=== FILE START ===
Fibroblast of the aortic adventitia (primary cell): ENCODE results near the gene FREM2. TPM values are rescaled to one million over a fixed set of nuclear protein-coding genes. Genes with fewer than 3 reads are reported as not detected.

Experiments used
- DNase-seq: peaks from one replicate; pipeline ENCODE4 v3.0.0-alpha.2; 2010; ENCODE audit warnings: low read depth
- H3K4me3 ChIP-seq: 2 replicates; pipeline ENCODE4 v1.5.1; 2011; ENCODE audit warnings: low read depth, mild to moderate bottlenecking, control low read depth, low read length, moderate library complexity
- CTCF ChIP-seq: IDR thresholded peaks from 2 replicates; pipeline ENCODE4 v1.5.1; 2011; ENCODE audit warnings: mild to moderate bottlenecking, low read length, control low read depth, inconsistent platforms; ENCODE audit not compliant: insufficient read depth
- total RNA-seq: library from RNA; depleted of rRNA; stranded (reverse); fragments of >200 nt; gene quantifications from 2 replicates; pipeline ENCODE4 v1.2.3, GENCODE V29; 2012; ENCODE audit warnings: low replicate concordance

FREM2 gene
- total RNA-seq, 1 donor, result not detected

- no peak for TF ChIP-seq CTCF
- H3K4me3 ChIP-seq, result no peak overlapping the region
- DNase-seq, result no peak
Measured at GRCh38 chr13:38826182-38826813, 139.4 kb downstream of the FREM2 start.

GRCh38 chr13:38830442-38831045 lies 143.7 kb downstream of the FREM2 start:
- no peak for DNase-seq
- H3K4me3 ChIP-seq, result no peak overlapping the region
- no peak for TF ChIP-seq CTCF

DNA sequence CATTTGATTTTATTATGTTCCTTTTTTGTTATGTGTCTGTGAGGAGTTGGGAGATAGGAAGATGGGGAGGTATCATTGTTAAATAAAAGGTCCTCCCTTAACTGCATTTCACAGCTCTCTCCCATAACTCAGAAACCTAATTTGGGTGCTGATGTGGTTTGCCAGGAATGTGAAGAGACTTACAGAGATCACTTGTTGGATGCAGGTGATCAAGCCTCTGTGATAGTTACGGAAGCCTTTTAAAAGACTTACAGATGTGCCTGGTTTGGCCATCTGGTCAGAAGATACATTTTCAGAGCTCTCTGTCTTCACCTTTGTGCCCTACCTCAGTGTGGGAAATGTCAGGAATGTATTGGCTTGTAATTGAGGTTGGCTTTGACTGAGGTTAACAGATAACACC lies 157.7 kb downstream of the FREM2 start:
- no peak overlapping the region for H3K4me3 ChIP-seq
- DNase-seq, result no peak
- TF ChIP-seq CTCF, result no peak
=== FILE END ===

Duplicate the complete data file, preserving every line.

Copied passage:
Fibroblast of the aortic adventitia (primary cell): ENCODE results near the gene FREM2. TPM values are rescaled to one million over a fixed set of nuclear protein-coding genes. Genes with fewer than 3 reads are reported as not detected.

Experiments used
- DNase-seq: peaks from one replicate; pipeline ENCODE4 v3.0.0-alpha.2; 2010; ENCODE audit warnings: low read depth
- H3K4me3 ChIP-seq: 2 replicates; pipeline ENCODE4 v1.5.1; 2011; ENCODE audit warnings: low read depth, mild to moderate bottlenecking, control low read depth, low read length, moderate library complexity
- CTCF ChIP-seq: IDR thresholded peaks from 2 replicates; pipeline ENCODE4 v1.5.1; 2011; ENCODE audit warnings: mild to moderate bottlenecking, low read length, control low read depth, inconsistent platforms; ENCODE audit not compliant: insufficient read depth
- total RNA-seq: library from RNA; depleted of rRNA; stranded (reverse); fragments of >200 nt; gene quantifications from 2 replicates; pipeline ENCODE4 v1.2.3, GENCODE V29; 2012; ENCODE audit warnings: low replicate concordance

FREM2 gene
- total RNA-seq, 1 donor, result not detected

- no peak for TF ChIP-seq CTCF
- H3K4me3 ChIP-seq, result no peak overlapping the region
- DNase-seq, result no peak
Measured at GRCh38 chr13:38826182-38826813, 139.4 kb downstream of the FREM2 start.

GRCh38 chr13:38830442-38831045 lies 143.7 kb downstream of the FREM2 start:
- no peak for DNase-seq
- H3K4me3 ChIP-seq, result no peak overlapping the region
- no peak for TF ChIP-seq CTCF

DNA sequence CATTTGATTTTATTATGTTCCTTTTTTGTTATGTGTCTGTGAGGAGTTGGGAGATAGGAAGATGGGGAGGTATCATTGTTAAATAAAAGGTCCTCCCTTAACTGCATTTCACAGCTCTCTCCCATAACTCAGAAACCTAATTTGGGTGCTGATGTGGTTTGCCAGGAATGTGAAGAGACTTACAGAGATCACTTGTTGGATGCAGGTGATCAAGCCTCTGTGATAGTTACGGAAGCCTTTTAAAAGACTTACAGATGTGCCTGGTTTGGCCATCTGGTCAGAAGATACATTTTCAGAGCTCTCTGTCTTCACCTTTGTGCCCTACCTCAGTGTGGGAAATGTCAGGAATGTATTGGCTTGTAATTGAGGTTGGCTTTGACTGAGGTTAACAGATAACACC lies 157.7 kb downstream of the FREM2 start:
- no peak overlapping the region for H3K4me3 ChIP-seq
- DNase-seq, result no peak
- TF ChIP-seq CTCF, result no peak